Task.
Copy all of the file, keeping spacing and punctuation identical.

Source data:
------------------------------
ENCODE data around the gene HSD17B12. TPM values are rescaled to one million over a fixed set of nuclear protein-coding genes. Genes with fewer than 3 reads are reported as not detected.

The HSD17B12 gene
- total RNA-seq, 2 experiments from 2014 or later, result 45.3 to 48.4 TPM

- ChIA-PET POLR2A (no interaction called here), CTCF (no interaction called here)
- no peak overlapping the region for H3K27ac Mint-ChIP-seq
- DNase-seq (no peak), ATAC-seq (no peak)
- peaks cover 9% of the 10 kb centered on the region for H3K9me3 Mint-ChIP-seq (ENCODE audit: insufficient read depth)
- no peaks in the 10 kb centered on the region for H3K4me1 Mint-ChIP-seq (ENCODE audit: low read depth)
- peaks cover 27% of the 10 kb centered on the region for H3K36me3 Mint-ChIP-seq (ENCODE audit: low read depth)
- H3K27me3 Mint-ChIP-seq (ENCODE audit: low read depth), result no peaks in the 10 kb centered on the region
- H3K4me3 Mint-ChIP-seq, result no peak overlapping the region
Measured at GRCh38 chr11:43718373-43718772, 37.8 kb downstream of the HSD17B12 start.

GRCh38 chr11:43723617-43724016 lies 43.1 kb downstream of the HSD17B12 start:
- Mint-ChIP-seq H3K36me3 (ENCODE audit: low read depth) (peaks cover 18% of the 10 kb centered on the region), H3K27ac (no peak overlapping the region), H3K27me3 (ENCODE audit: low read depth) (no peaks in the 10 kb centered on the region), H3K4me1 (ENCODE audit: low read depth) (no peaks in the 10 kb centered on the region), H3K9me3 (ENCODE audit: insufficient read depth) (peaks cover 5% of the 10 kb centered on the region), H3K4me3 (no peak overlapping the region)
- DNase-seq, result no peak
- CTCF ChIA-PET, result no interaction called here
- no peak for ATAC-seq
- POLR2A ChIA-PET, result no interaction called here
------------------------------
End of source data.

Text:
ENCODE data around the gene HSD17B12. TPM values are rescaled to one million over a fixed set of nuclear protein-coding genes. Genes with fewer than 3 reads are reported as not detected.

The HSD17B12 gene
- total RNA-seq, 2 experiments from 2014 or later, result 45.3 to 48.4 TPM

- ChIA-PET POLR2A (no interaction called here), CTCF (no interaction called here)
- no peak overlapping the region for H3K27ac Mint-ChIP-seq
- DNase-seq (no peak), ATAC-seq (no peak)
- peaks cover 9% of the 10 kb centered on the region for H3K9me3 Mint-ChIP-seq (ENCODE audit: insufficient read depth)
- no peaks in the 10 kb centered on the region for H3K4me1 Mint-ChIP-seq (ENCODE audit: low read depth)
- peaks cover 27% of the 10 kb centered on the region for H3K36me3 Mint-ChIP-seq (ENCODE audit: low read depth)
- H3K27me3 Mint-ChIP-seq (ENCODE audit: low read depth), result no peaks in the 10 kb centered on the region
- H3K4me3 Mint-ChIP-seq, result no peak overlapping the region
Measured at GRCh38 chr11:43718373-43718772, 37.8 kb downstream of the HSD17B12 start.

GRCh38 chr11:43723617-43724016 lies 43.1 kb downstream of the HSD17B12 start:
- Mint-ChIP-seq H3K36me3 (ENCODE audit: low read depth) (peaks cover 18% of the 10 kb centered on the region), H3K27ac (no peak overlapping the region), H3K27me3 (ENCODE audit: low read depth) (no peaks in the 10 kb centered on the region), H3K4me1 (ENCODE audit: low read depth) (no peaks in the 10 kb centered on the region), H3K9me3 (ENCODE audit: insufficient read depth) (peaks cover 5% of the 10 kb centered on the region), H3K4me3 (no peak overlapping the region)
- DNase-seq, result no peak
- CTCF ChIA-PET, result no interaction called here
- no peak for ATAC-seq
- POLR2A ChIA-PET, result no interaction called here